Applying the CEF to Slovak university courses

Author: Dana Hanesová


The author starts her presentation with the historical background and current trends towards the application of the Common European Framework (CEF) in Slovak schools. Giving an example of an English course for Social Sciences, she then describes the specific phases of the application of the CEF.

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Table of contents

This paper was originally presented at the Navigating the new landscape for languages conference (, 30 June - 1 July 2004.

1. Historical background

The current favourable climate for foreign language teaching (FLT) at Slovak universities is the result of several important events and joint efforts of language teachers after 1990:

  • the establishment of the Slovak Association of Teachers;
  • the teacher training by the British Council which generously sponsored also this presentation;
  • the interest in the measurement and assessment;
  • obligatory secondary-school leaving exam in FL for everybody (B1 CEF or B2 CEF );
  • the CEF Glossary produced by Slovak authors;
  • the Slovak edition of the Eurolingua English material;
  • the European Language Portfolio for adolescents in Slovak;
  • the involvement in Leonardo da Vinci, Socrates, TNP2 and TNP3.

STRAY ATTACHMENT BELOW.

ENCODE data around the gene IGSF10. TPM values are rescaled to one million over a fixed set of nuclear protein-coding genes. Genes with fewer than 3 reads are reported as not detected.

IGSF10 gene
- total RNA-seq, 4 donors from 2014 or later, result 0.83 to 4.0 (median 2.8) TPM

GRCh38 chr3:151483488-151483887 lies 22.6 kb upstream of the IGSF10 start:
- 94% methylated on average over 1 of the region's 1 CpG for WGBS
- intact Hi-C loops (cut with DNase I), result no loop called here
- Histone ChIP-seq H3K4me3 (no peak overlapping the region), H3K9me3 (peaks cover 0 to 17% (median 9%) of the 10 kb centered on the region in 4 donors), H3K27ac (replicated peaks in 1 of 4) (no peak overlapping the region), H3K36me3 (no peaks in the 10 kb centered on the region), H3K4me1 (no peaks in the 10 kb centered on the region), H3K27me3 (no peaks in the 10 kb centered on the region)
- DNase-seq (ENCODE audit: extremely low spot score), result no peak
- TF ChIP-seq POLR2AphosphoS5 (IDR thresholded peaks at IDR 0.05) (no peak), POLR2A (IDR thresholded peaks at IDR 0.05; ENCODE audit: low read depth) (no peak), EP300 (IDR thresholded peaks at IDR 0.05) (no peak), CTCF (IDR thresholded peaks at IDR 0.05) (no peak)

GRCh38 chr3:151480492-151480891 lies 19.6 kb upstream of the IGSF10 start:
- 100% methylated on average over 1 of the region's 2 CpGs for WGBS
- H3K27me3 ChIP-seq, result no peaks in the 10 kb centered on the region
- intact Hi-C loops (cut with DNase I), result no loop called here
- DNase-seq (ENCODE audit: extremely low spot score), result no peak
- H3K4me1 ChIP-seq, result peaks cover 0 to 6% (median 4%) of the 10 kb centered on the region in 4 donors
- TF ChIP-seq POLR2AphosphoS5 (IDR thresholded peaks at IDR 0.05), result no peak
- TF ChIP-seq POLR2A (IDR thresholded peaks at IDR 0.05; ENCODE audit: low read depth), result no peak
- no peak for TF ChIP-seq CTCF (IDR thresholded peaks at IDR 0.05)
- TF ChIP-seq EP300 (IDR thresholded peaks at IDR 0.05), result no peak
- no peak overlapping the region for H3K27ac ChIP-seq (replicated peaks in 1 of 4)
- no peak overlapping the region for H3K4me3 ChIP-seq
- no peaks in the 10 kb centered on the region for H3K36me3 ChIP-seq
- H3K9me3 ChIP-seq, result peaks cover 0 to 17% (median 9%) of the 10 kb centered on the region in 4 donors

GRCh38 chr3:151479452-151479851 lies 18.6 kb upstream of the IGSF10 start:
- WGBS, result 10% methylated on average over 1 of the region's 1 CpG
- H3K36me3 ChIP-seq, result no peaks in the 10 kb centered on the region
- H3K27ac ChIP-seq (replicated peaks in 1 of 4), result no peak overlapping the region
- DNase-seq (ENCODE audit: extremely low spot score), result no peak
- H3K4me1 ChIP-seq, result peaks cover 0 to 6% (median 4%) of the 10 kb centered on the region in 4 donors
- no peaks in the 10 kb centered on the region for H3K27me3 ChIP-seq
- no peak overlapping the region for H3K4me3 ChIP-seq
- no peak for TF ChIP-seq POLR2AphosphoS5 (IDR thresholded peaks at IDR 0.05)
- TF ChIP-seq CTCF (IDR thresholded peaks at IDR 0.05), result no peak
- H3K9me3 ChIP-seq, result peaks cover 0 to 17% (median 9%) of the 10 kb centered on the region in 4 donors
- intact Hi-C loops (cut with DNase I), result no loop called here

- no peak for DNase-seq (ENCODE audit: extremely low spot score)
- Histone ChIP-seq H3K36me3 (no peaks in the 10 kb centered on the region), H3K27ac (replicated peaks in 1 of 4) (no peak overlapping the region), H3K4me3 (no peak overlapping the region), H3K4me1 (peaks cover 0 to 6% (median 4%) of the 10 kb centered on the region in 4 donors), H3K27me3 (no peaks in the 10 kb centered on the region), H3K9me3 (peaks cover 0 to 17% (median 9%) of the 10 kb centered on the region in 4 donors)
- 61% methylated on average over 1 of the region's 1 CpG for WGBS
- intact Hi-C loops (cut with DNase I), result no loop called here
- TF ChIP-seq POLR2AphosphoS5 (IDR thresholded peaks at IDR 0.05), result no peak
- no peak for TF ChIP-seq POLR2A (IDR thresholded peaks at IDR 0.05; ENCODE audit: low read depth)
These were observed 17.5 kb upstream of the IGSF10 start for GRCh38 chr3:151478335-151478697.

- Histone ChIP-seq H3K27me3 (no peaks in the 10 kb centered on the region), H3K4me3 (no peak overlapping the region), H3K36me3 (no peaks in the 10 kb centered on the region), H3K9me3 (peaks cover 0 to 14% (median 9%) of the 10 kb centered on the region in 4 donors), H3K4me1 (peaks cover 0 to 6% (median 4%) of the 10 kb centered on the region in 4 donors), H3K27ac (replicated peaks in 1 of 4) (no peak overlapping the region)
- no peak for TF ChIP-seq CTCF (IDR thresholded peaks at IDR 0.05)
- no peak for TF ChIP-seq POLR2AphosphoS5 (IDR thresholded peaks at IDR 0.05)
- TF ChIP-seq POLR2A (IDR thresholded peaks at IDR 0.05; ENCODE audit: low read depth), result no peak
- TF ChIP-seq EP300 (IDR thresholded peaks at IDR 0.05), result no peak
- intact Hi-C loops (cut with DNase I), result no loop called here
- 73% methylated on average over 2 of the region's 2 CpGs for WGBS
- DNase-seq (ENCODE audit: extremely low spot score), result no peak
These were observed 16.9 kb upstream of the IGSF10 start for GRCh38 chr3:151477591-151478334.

2. The current trends

In 2001 the Czech and Slovak Association of Language Centres in Higher Education (CASALC) was accepted as a member of CERCLES (the European Confederation of Language Centres in Higher Education). Its supreme goal is to support Languages for Specific Purposes (LSP) at universities under the EU strategic plan of Language Learning for European Citizenship . It started to be realised by the application of the ELP and the CEF.

In 2003 a Central European Institute for Accreditation of the United University Certification System, UNIcert ® LUCE, was established in Slovakia. It is focused on unification, needs analysis, benchmarking and networking of university language centres for non-philological students.

The CEF is being applied at Slovak University FL centres by FL curriculum designers and textbook writers; FL teachers and assessors who use the CEF objective criteria for the standardisation and mutual recognition of qualifications (Beresova 2001: 466).

3. Applying the CEF: an example of the Social Sciences

The English for Specific Purposes of Social Sciences (ESP-SS) has a much shorter history than ESP for other study fields. According to Hanesova's (2003: 157-185) research of FLT and likewise to a Czech research (Rychtarova 2003:13), these students are the most neglected ones.

The CEF could be applied in practically all of the following steps of the ESP-SS course design (Jordan 1997: 57) by responding to the challenges for the CEF users:

Needs analysis

  • The objective requirements of international and national educational policy documents: the teachers, psychologists, social workers and other graduates of Social Sciences need to become modern European professionals, able to communicate in FL. ESP-SS courses should equip them with FL proficiency in the educational and occupational domains.
  • Students' FL needs analysis (e.g. Ruskova & Caganova 1998:14): communicative competence level, preferred macro- and micro-skills, ways of improving, positive/negative factors in language learning, motivation, FL usage.